paradox saidIn my experience, low carb diets work because protein and fat sate the appetite, resulting in less hunger and therefore lower food consumption. Everyone is different, and with me, carbs (especially starches) make me ravenously hungry a few hours after I eat them. I'm leaning out right now, and I simply can not maintain a caloric deficit if I eat lots of carbs. I had a sweet potato last week, which I seldom do, and I ended up pigging out all afternoon, with a final calorie count for the day of 2730. With less carbohydrate in the diet, I can easily tolerate the much more mild hunger impulses.
Keep in mind, though, that low-carb does not mean high-protein. Protein should make up around 25-30% of your caloric intake. Low-carb diets are high-fat diets, so instead of eating excessive quantities of meat, have some added fat with more moderate quantities of meat. So, have that nice fatty ribeye. Put a pat of butter on your sirloin. Simmer some chicken in coconut milk.
Just remember that you still need to maintain a caloric deficit. Some people are under the impression that low-carb diets let you magically eat huge numbers of calories and still lose weight. If there really is a so-called "metabolic advantage" to low-carb diets (a topic for which there is much debate), it only amounts to 200-300 calories a day, at best.
Anything that drives insulin will drive blood sugar which will drive appetite. That's just the nature of glucose (your body's preferred source of energy). For high performance, and to utilize insulin in the best way possible, it's small meals often, so that your blood sugar deviation is moderate.
Insulin is the most anabolic hormone of all (being the shuttle hormone that drives nutrition into the cell), and its proper management makes all difference in the world when it comes to sports performance and bodybuilding gains. Exogenous insulin is a favorite of both bodybuilders who do ("juiced") and don't ("natural") do exogenous testosterone. Carbs drive the insulin response in everyone.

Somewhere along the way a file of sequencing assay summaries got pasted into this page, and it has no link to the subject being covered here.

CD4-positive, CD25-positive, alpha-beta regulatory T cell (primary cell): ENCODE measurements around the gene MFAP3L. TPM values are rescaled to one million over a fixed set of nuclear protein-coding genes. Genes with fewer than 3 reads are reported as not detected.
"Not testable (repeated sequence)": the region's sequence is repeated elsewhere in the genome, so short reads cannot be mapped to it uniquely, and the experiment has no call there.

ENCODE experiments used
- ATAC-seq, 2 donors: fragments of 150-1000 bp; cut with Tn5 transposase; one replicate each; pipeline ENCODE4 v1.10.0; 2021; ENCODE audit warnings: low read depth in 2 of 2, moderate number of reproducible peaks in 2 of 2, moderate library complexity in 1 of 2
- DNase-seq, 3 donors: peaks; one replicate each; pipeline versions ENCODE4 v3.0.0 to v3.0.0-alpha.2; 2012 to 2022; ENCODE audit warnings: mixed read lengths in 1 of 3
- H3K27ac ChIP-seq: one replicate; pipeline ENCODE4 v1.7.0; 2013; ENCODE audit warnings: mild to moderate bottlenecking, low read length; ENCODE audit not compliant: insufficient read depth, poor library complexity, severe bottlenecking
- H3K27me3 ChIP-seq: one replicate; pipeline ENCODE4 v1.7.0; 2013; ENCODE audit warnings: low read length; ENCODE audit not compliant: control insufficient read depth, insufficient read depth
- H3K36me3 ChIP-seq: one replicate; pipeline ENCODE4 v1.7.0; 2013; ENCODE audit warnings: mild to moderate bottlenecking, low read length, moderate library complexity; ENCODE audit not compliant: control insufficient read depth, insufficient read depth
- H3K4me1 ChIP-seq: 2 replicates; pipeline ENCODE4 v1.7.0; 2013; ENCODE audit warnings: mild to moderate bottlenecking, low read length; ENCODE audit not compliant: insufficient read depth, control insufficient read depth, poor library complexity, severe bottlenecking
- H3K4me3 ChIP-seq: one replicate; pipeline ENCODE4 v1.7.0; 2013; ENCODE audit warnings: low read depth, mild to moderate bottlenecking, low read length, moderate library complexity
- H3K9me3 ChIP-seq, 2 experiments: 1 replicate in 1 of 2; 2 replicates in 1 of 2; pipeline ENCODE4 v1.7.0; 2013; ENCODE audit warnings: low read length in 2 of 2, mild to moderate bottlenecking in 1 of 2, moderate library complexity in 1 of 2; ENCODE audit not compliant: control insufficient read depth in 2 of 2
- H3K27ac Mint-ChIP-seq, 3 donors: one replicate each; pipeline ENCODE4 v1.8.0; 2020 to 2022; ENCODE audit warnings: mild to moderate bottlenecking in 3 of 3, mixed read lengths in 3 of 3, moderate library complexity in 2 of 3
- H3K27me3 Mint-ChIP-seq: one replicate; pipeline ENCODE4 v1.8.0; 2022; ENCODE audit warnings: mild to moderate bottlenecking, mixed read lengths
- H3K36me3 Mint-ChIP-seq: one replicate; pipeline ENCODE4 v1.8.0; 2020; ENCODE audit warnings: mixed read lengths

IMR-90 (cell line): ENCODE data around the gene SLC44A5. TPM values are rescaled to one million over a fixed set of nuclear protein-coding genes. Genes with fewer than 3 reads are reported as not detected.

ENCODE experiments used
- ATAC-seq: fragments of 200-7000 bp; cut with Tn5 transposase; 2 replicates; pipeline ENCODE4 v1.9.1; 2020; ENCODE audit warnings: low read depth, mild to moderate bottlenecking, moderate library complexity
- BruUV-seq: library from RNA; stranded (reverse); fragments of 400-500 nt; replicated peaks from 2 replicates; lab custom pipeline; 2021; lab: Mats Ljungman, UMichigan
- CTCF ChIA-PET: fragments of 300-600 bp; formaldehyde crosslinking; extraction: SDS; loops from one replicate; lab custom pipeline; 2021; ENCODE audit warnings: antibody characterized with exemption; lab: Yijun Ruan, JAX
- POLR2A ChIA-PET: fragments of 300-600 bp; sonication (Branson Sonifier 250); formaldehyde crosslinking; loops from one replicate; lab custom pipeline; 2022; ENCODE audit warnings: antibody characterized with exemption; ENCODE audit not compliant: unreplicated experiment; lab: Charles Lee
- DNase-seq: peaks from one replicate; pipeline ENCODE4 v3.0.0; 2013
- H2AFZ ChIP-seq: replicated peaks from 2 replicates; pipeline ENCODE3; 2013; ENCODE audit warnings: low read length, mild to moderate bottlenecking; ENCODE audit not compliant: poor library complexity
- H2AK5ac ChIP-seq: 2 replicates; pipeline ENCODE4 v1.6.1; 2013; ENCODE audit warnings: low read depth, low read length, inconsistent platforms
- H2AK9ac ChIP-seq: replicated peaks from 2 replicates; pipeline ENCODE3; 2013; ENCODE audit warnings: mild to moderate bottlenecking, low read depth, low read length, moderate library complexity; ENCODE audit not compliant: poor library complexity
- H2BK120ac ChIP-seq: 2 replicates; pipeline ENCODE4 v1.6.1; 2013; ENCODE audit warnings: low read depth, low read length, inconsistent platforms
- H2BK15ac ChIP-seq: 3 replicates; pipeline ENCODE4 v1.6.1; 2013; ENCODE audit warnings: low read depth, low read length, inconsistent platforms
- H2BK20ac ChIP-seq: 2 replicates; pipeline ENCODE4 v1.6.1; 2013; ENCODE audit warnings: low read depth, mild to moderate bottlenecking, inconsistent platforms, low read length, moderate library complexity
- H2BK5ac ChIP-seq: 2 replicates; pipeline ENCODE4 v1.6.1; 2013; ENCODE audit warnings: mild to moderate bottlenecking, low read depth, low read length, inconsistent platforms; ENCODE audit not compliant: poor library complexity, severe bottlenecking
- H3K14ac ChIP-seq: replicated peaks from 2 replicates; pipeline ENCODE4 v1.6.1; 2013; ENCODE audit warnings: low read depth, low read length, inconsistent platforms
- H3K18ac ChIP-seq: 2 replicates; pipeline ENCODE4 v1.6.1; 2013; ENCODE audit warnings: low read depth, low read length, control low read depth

Carbs bind with water in your muscles and liver to form glycogen, which fuels anaerobic activity. You absolutely have to have carbs to make decent gains, preserve your metabolic rate, and to sustain high level of athletic performance. Carbs aren't bad, per se, it's the mismanagement of the insulin response that is.
Post workout, SUGAR and water, along with protein (which goes along for the ride as insulin shuttles nutrition into the cell) is just what you need to refuel your muscles with glycogen in the golden hour, for maximal gains.
Type 2 diabetes is caused by too much sugar, too often, and a lack of physical activity, and obesity. The insulin receptor becomes non-receptive and insulin insensitivity develops. Type 2 diabetes is 100% preventable with as little as two intense exercise sessions weekly (weights are particularly useful in increasing insulin sensitivity / glucose tolerance as they require so much glucose to do and are extremely intense activity). Sadly, the USDA feels that fully 1/3 of Americans will be Type diabetic by 2020. Again, type 2 diabetes is 100% preventable.
You need about 75 grams of carbs, no matter what to really have good brain function. Low carb diets are ill advised in that they induce significant metabolic lag, low blood sugar, and the famine response (fat storage), and, are counter-productive for most.
With inadequate calories, your body will preserve fat and catabolize lean mass (lower base metabolic rate), and slow your metabolism because of the famine (the famine response). To get lean, and muscular, you HAVE TO EAT. If you are engaging in strenuous activity to lower your fat levels, YOU'LL NEED TO EAT MORE TO SUPPORT THAT INTENSE EXERCISE - not less.
Low carb diets burn fat as the last alternative, but, heavily compromise lean mass. A better alternative is more carbs, and higher intensity exercise, which is up to 9 times more effective in fat reduction.
When I do a show, I bring my calories UP, to support three-a-day workouts, and to get very lean.